Preeclampsia Predicts Heart Disease—And Sleep Apnea Too?

In modern medicine, especially with specialization, we’ve segmented out most medical conditions, thinking that we’ve discovered a new leaf, when in fact we’ve missed the tree entirely. For example, preeclampsia is a dangerous condition that occurs in about 5% of pregnant women, or about 300,000 women per year. This condition leads to high blood pressure, kidney disease, and headaches, amongst others.

Since 99.9% of western medicine is based on studies that occur only in the daytime, it’s not surprising that sleep may be a common denominator amongst a variety of familiar medical conditions. For example, this study showed that women with preeclampsia had a 2-3 times increased risk of developing heart disease later on. It’s not too surprising, since obstructive sleep apnea can occur in pregnant women, especially as they gain weight. We know that rapid weight gain is a major risk for sleep apnea.

One protective aspect of pregnancy that I commonly write about is that progesterone increases significantly during pregnancy. Progesterone is a powerful upper airway muscle dilator as well as to respiratory stimulant. Sometimes the weight gain can overwhelm the protective effects of progesterone, and sleep-breathing problems can surface. In many cases obstructive sleep apnea can develop, but more often than not, the severity and duration of these breathing pauses won’t be long enough to be called apneas on formal sleep studies. Multiple obstructions and arousals that don’t qualify as apneas or hypopneas are seen in upper airway resistance syndrome.

We also know that untreated obstructive sleep apnea is strongly linked to increased risk of heart disease, heart attack and stroke. So the results of the study mentioned in the NY Times article is not too surprising. There’s plenty of research showing that preeclampsia can be effectively treated with CPAP, but this idea hasn’t caught on in mainstream obstetrics.

Of the women reading this who have obstructive sleep apnea, how many of you had preeclampsia if you were ever pregnant?

Please note: I reserve the right to delete comments that are offensive or off-topic.

Leave a Reply

Your email address will not be published. Required fields are marked *

This site uses Akismet to reduce spam. Learn how your comment data is processed.

5 thoughts on “Preeclampsia Predicts Heart Disease—And Sleep Apnea Too?

  1. Hi Dr. Park,
    I had pre-eclampsia during my first pregnancy (most common in first-time mums), and was ordered to bed for the last two weeks of my pregnancy. I’m fairly certain that CPAPs were not routinely in use back in 1977 – and even if they were, there was virtually no awareness of any link between sleep breathing and complications of pregnancy like pre-eclampsia. Nor was there any awareness of the link between pre-eclampsia and subsequent heart disease, as studies like Dr. Graeme Smith of Queen’s University have shown.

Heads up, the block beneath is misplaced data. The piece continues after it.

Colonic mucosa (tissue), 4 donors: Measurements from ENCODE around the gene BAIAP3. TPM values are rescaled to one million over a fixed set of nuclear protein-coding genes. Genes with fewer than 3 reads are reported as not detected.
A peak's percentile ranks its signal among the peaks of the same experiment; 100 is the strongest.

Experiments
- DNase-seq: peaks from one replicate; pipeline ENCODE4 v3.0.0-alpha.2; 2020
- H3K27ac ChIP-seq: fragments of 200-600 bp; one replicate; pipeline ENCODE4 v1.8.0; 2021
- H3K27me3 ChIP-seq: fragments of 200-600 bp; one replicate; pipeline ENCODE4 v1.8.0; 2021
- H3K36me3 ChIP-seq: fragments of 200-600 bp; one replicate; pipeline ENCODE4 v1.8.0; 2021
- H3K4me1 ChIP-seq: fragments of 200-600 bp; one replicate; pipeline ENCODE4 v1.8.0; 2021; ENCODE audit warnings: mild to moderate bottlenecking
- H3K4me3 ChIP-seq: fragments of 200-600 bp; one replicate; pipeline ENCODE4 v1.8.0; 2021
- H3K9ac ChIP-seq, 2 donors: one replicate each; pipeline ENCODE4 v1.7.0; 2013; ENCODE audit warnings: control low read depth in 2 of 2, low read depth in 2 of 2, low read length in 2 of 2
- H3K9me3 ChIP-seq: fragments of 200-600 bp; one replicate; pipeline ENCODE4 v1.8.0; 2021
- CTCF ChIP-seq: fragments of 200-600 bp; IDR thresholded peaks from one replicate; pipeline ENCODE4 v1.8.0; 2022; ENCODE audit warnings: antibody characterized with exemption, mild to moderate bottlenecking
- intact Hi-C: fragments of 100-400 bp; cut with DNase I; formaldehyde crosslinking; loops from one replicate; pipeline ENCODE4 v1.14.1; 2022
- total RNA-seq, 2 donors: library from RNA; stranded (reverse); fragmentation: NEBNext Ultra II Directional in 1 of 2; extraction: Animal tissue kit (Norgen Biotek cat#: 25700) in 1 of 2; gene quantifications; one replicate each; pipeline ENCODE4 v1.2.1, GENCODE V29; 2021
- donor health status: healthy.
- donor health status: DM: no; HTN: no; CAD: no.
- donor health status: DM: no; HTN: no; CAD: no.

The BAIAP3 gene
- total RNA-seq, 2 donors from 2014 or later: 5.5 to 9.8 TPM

However, he maintains that pre-eclampsia doesn’t CAUSE heart disease – instead, it REVEALS it, comparing pregnancy to a “giant stress test”.

    When I did later have a massive heart attack, my cardiologists asked me if I were a smoker, or if I’d ever been diagnosed with diabetes, high cholesterol, or high blood pressure. Not one doctor asked if I’d ever had pre-eclampsia.

    While I believe that there is no one single causative factor for heart disease, it seems to make perfect sense to me that since all of our body functions work in complete partnership with every other bodily function, that an issue as serious as sleep health might impact heart health.

    Anecdotally, I can tell you that many of my fellow heart attack survivors are in fact being now treated for obstructive sleep apnea – but it’s AFTER THE FACT since their cardiac events took place.

    Thanks for this,

  2. PS: I have a question for you about pregnancy weight gain: since ALL women gain weight fairly rapidly during all pregnancies, why do you think some women develop obstructive sleep apnea while most don’t?


  3. Most docs need more wider scopes of knowledge but many just treat when patients in crisis rather than pre-alert treatment for better health….genetic and trend setting for better health of individual maybe the way to go.


  4. Carolyn;
    maybe most women DO develop a sleep breathing disorder during pregnancy, some OSA and some UARS, to one degree or another, such that only some develop more significant complications or end up being diagnosed. since we think that there is a large percentage of people who go undiagnosed with their OSA, probably that same percentage applies to pregnant women. there are stereotypes regarding the type of patient who would develop OSA that are outdated and there is insufficient awareness of sleep breathing disorders in medicine and in the general public.

  5. I had preeclampsia in 1986 & 1987. My first pregnancy was more severe – my daughter was delivered by crash C-section at 35 weeks when my placenta abrupted. I was told all my major organs were shutting down and I was in kidney failure. Needless to say, my second pregnancy was a complete surprise but under the care of an excellent doctor many complications were avoided. I’ve often wondered why the preeclampsia occurred. Your article caught my attention because I was diagnosed with severe sleep apnea about five years ago. My doctor believed I had been suffering from sleep apnea since childhood. Thank you for your enlightening article. My daughters are concerned that my history puts them at risk. Your information will help them.